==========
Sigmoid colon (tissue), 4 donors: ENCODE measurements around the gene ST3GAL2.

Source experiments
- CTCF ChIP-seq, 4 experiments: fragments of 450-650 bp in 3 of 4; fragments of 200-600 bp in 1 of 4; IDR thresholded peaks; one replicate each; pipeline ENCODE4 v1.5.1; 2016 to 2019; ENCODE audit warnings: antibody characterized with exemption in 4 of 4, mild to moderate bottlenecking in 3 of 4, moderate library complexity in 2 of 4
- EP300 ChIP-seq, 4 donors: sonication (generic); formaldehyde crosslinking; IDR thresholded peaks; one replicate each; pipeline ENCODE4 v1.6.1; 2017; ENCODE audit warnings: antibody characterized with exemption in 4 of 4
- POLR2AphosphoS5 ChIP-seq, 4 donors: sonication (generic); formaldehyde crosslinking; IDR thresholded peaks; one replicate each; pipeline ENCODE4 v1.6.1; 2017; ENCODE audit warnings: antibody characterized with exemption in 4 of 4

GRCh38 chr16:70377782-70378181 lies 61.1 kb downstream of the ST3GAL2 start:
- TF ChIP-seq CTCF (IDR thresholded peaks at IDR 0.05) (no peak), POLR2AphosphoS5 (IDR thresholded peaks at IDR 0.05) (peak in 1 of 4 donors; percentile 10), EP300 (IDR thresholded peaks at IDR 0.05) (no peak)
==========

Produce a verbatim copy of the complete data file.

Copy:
Sigmoid colon (tissue), 4 donors: ENCODE measurements around the gene ST3GAL2.

Source experiments
- CTCF ChIP-seq, 4 experiments: fragments of 450-650 bp in 3 of 4; fragments of 200-600 bp in 1 of 4; IDR thresholded peaks; one replicate each; pipeline ENCODE4 v1.5.1; 2016 to 2019; ENCODE audit warnings: antibody characterized with exemption in 4 of 4, mild to moderate bottlenecking in 3 of 4, moderate library complexity in 2 of 4
- EP300 ChIP-seq, 4 donors: sonication (generic); formaldehyde crosslinking; IDR thresholded peaks; one replicate each; pipeline ENCODE4 v1.6.1; 2017; ENCODE audit warnings: antibody characterized with exemption in 4 of 4
- POLR2AphosphoS5 ChIP-seq, 4 donors: sonication (generic); formaldehyde crosslinking; IDR thresholded peaks; one replicate each; pipeline ENCODE4 v1.6.1; 2017; ENCODE audit warnings: antibody characterized with exemption in 4 of 4

GRCh38 chr16:70377782-70378181 lies 61.1 kb downstream of the ST3GAL2 start:
- TF ChIP-seq CTCF (IDR thresholded peaks at IDR 0.05) (no peak), POLR2AphosphoS5 (IDR thresholded peaks at IDR 0.05) (peak in 1 of 4 donors; percentile 10), EP300 (IDR thresholded peaks at IDR 0.05) (no peak)